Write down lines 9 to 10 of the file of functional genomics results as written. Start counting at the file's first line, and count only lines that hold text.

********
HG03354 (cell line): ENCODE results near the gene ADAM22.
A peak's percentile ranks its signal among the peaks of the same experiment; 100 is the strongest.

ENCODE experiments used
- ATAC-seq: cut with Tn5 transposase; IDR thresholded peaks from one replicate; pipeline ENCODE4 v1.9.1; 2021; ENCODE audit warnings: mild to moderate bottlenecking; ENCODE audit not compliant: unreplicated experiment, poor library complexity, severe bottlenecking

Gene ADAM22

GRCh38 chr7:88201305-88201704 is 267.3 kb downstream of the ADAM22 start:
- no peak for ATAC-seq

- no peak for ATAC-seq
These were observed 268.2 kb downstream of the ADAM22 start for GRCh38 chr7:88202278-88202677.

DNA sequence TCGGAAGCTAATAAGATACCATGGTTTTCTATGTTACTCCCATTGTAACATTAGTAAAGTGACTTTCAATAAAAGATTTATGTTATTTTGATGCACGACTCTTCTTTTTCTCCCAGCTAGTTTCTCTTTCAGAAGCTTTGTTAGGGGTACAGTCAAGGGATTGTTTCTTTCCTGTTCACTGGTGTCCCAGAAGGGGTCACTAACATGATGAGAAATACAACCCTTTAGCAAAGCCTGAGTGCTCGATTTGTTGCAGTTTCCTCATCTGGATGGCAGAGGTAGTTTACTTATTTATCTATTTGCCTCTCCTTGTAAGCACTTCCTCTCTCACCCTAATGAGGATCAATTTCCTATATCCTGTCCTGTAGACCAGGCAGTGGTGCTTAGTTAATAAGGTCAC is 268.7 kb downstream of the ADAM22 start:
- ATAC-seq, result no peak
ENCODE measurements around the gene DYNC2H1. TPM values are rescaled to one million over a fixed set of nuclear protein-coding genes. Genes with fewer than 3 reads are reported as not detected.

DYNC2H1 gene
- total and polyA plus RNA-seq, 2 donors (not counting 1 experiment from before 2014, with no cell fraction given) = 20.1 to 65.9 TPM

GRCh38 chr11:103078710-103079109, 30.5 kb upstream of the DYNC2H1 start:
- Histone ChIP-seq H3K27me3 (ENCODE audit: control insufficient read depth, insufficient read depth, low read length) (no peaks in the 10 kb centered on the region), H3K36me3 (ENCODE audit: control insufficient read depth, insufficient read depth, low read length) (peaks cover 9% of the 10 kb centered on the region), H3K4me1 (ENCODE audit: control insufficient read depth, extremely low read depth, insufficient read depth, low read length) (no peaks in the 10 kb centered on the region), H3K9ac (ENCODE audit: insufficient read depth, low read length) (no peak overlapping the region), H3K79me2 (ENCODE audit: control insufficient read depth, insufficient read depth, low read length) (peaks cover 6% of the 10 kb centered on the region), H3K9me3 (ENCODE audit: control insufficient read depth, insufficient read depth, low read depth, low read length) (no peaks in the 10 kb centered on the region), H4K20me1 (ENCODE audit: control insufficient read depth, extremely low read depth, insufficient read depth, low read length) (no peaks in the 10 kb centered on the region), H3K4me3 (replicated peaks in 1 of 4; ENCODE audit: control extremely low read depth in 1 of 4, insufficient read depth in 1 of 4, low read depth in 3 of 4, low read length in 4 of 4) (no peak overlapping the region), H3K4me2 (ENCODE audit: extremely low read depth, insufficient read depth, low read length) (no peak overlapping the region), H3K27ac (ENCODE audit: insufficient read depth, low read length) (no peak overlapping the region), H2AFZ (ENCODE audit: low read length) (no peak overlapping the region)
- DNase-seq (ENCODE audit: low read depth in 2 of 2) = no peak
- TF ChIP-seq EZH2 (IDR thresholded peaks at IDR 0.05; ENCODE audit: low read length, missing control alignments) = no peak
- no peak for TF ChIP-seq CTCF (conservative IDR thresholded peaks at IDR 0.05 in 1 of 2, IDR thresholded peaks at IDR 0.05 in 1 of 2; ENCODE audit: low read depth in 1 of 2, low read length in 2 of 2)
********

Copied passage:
These were observed 268.2 kb downstream of the ADAM22 start for GRCh38 chr7:88202278-88202677.

DNA sequence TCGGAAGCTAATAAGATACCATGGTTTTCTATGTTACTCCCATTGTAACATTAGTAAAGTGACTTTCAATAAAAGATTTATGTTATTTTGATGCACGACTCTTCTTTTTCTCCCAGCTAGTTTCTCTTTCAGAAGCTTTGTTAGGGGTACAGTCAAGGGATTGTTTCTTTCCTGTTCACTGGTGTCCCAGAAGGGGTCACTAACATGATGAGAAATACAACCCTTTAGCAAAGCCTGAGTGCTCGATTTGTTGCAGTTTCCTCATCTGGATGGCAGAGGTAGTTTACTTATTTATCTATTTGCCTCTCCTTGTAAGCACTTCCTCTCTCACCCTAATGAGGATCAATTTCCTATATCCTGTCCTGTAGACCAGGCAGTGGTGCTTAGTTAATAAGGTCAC is 268.7 kb downstream of the ADAM22 start: